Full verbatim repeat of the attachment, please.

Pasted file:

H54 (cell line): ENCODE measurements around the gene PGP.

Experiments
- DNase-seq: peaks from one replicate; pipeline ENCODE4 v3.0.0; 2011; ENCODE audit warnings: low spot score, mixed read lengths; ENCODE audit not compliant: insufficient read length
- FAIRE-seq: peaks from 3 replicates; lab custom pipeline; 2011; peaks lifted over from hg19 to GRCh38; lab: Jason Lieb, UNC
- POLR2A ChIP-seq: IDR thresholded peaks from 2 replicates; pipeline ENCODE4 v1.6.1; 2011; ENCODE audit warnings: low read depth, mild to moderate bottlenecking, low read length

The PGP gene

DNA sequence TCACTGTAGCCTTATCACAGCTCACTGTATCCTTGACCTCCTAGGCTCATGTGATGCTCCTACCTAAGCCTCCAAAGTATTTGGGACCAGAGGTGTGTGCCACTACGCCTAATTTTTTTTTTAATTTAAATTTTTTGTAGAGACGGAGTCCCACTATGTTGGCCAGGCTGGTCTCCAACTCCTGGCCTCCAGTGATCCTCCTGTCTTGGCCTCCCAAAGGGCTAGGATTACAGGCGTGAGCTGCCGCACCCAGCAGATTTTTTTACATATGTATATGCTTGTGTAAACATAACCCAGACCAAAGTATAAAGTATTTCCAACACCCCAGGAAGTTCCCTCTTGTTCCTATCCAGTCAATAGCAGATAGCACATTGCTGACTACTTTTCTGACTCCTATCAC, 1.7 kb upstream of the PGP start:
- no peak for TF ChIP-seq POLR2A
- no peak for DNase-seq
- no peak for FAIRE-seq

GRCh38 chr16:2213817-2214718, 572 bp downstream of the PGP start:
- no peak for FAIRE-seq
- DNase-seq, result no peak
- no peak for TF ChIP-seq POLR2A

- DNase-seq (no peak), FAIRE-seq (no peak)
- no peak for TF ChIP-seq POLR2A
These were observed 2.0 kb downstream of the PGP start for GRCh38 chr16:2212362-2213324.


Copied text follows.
H54 (cell line): ENCODE measurements around the gene PGP.

Experiments
- DNase-seq: peaks from one replicate; pipeline ENCODE4 v3.0.0; 2011; ENCODE audit warnings: low spot score, mixed read lengths; ENCODE audit not compliant: insufficient read length
- FAIRE-seq: peaks from 3 replicates; lab custom pipeline; 2011; peaks lifted over from hg19 to GRCh38; lab: Jason Lieb, UNC
- POLR2A ChIP-seq: IDR thresholded peaks from 2 replicates; pipeline ENCODE4 v1.6.1; 2011; ENCODE audit warnings: low read depth, mild to moderate bottlenecking, low read length

The PGP gene

DNA sequence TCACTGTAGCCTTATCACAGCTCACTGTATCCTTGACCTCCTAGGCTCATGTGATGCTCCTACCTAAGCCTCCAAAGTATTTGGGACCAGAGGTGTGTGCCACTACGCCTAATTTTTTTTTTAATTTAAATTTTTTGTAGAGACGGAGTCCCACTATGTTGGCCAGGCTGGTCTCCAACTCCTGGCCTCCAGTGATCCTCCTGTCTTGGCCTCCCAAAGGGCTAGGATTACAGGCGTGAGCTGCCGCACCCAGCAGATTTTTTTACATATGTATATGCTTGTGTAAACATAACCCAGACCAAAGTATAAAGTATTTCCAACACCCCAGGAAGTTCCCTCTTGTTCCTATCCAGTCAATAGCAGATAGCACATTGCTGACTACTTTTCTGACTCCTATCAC, 1.7 kb upstream of the PGP start:
- no peak for TF ChIP-seq POLR2A
- no peak for DNase-seq
- no peak for FAIRE-seq

GRCh38 chr16:2213817-2214718, 572 bp downstream of the PGP start:
- no peak for FAIRE-seq
- DNase-seq, result no peak
- no peak for TF ChIP-seq POLR2A

- DNase-seq (no peak), FAIRE-seq (no peak)
- no peak for TF ChIP-seq POLR2A
These were observed 2.0 kb downstream of the PGP start for GRCh38 chr16:2212362-2213324.